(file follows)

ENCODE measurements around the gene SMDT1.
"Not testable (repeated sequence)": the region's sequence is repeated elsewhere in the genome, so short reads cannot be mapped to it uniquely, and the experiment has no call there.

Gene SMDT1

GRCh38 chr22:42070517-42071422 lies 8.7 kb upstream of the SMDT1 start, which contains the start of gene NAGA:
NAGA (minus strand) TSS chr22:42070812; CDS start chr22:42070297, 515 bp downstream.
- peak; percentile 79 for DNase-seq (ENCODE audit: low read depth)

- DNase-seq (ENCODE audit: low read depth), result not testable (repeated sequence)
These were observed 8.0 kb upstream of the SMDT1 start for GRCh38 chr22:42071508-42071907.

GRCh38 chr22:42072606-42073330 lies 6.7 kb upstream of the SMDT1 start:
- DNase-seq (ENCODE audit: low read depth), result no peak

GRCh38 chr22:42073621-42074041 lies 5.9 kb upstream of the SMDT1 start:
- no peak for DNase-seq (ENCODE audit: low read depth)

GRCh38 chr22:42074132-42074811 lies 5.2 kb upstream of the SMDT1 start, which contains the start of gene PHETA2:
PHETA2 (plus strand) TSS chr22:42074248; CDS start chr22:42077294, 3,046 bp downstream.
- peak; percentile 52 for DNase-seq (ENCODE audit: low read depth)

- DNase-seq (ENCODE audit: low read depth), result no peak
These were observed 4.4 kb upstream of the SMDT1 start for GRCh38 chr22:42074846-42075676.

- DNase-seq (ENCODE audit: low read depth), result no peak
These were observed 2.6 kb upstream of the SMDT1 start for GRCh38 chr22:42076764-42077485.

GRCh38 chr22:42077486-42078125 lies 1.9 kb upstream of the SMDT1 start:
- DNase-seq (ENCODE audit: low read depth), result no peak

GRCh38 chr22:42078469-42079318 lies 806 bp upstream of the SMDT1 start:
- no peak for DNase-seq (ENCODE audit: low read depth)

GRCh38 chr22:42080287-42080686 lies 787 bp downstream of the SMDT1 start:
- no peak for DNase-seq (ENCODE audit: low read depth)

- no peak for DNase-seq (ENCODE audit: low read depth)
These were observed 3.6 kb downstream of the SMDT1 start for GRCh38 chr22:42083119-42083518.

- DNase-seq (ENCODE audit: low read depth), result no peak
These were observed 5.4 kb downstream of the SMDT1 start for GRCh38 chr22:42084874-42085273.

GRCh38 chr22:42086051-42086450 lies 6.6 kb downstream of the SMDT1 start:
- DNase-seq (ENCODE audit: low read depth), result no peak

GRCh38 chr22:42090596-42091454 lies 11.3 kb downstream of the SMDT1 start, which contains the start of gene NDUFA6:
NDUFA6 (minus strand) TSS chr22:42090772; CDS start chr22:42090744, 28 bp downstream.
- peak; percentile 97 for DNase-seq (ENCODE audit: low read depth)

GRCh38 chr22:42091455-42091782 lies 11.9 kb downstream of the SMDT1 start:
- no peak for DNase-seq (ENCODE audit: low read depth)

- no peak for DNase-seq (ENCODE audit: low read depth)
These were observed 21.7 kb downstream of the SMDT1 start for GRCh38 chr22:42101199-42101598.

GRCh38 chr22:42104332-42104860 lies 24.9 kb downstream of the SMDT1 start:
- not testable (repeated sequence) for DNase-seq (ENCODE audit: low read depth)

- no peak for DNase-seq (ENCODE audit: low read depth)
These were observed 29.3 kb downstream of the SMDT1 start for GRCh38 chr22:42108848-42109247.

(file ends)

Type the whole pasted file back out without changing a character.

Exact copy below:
ENCODE measurements around the gene SMDT1.
"Not testable (repeated sequence)": the region's sequence is repeated elsewhere in the genome, so short reads cannot be mapped to it uniquely, and the experiment has no call there.

Gene SMDT1

GRCh38 chr22:42070517-42071422 lies 8.7 kb upstream of the SMDT1 start, which contains the start of gene NAGA:
NAGA (minus strand) TSS chr22:42070812; CDS start chr22:42070297, 515 bp downstream.
- peak; percentile 79 for DNase-seq (ENCODE audit: low read depth)

- DNase-seq (ENCODE audit: low read depth), result not testable (repeated sequence)
These were observed 8.0 kb upstream of the SMDT1 start for GRCh38 chr22:42071508-42071907.

GRCh38 chr22:42072606-42073330 lies 6.7 kb upstream of the SMDT1 start:
- DNase-seq (ENCODE audit: low read depth), result no peak

GRCh38 chr22:42073621-42074041 lies 5.9 kb upstream of the SMDT1 start:
- no peak for DNase-seq (ENCODE audit: low read depth)

GRCh38 chr22:42074132-42074811 lies 5.2 kb upstream of the SMDT1 start, which contains the start of gene PHETA2:
PHETA2 (plus strand) TSS chr22:42074248; CDS start chr22:42077294, 3,046 bp downstream.
- peak; percentile 52 for DNase-seq (ENCODE audit: low read depth)

- DNase-seq (ENCODE audit: low read depth), result no peak
These were observed 4.4 kb upstream of the SMDT1 start for GRCh38 chr22:42074846-42075676.

- DNase-seq (ENCODE audit: low read depth), result no peak
These were observed 2.6 kb upstream of the SMDT1 start for GRCh38 chr22:42076764-42077485.

GRCh38 chr22:42077486-42078125 lies 1.9 kb upstream of the SMDT1 start:
- DNase-seq (ENCODE audit: low read depth), result no peak

GRCh38 chr22:42078469-42079318 lies 806 bp upstream of the SMDT1 start:
- no peak for DNase-seq (ENCODE audit: low read depth)

GRCh38 chr22:42080287-42080686 lies 787 bp downstream of the SMDT1 start:
- no peak for DNase-seq (ENCODE audit: low read depth)

- no peak for DNase-seq (ENCODE audit: low read depth)
These were observed 3.6 kb downstream of the SMDT1 start for GRCh38 chr22:42083119-42083518.

- DNase-seq (ENCODE audit: low read depth), result no peak
These were observed 5.4 kb downstream of the SMDT1 start for GRCh38 chr22:42084874-42085273.

GRCh38 chr22:42086051-42086450 lies 6.6 kb downstream of the SMDT1 start:
- DNase-seq (ENCODE audit: low read depth), result no peak

GRCh38 chr22:42090596-42091454 lies 11.3 kb downstream of the SMDT1 start, which contains the start of gene NDUFA6:
NDUFA6 (minus strand) TSS chr22:42090772; CDS start chr22:42090744, 28 bp downstream.
- peak; percentile 97 for DNase-seq (ENCODE audit: low read depth)

GRCh38 chr22:42091455-42091782 lies 11.9 kb downstream of the SMDT1 start:
- no peak for DNase-seq (ENCODE audit: low read depth)

- no peak for DNase-seq (ENCODE audit: low read depth)
These were observed 21.7 kb downstream of the SMDT1 start for GRCh38 chr22:42101199-42101598.

GRCh38 chr22:42104332-42104860 lies 24.9 kb downstream of the SMDT1 start:
- not testable (repeated sequence) for DNase-seq (ENCODE audit: low read depth)

- no peak for DNase-seq (ENCODE audit: low read depth)
These were observed 29.3 kb downstream of the SMDT1 start for GRCh38 chr22:42108848-42109247.